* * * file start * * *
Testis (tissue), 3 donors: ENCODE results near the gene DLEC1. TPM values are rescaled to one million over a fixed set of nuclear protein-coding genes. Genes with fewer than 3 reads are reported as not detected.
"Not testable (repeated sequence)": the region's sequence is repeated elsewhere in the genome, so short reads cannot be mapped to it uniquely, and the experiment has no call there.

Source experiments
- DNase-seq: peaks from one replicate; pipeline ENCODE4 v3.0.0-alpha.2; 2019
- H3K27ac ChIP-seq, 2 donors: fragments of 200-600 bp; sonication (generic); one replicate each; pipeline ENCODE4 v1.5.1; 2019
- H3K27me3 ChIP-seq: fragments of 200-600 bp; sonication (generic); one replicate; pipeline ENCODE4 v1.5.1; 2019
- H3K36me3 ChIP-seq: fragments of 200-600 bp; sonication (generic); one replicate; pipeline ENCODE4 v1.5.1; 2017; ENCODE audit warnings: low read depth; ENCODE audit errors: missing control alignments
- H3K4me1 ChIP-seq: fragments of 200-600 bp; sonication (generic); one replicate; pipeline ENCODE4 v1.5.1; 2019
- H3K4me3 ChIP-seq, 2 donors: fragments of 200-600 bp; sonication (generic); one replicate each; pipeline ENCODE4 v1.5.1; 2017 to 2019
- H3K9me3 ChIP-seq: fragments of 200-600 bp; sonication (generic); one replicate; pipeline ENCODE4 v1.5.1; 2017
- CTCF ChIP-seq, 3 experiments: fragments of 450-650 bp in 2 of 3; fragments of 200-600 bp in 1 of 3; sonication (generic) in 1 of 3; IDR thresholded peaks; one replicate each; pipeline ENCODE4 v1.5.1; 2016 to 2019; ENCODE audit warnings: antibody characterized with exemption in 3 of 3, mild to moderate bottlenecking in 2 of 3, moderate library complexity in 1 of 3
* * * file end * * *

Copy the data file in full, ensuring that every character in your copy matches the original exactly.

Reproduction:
Testis (tissue), 3 donors: ENCODE results near the gene DLEC1. TPM values are rescaled to one million over a fixed set of nuclear protein-coding genes. Genes with fewer than 3 reads are reported as not detected.
"Not testable (repeated sequence)": the region's sequence is repeated elsewhere in the genome, so short reads cannot be mapped to it uniquely, and the experiment has no call there.

Source experiments
- DNase-seq: peaks from one replicate; pipeline ENCODE4 v3.0.0-alpha.2; 2019
- H3K27ac ChIP-seq, 2 donors: fragments of 200-600 bp; sonication (generic); one replicate each; pipeline ENCODE4 v1.5.1; 2019
- H3K27me3 ChIP-seq: fragments of 200-600 bp; sonication (generic); one replicate; pipeline ENCODE4 v1.5.1; 2019
- H3K36me3 ChIP-seq: fragments of 200-600 bp; sonication (generic); one replicate; pipeline ENCODE4 v1.5.1; 2017; ENCODE audit warnings: low read depth; ENCODE audit errors: missing control alignments
- H3K4me1 ChIP-seq: fragments of 200-600 bp; sonication (generic); one replicate; pipeline ENCODE4 v1.5.1; 2019
- H3K4me3 ChIP-seq, 2 donors: fragments of 200-600 bp; sonication (generic); one replicate each; pipeline ENCODE4 v1.5.1; 2017 to 2019
- H3K9me3 ChIP-seq: fragments of 200-600 bp; sonication (generic); one replicate; pipeline ENCODE4 v1.5.1; 2017
- CTCF ChIP-seq, 3 experiments: fragments of 450-650 bp in 2 of 3; fragments of 200-600 bp in 1 of 3; sonication (generic) in 1 of 3; IDR thresholded peaks; one replicate each; pipeline ENCODE4 v1.5.1; 2016 to 2019; ENCODE audit warnings: antibody characterized with exemption in 3 of 3, mild to moderate bottlenecking in 2 of 3, moderate library complexity in 1 of 3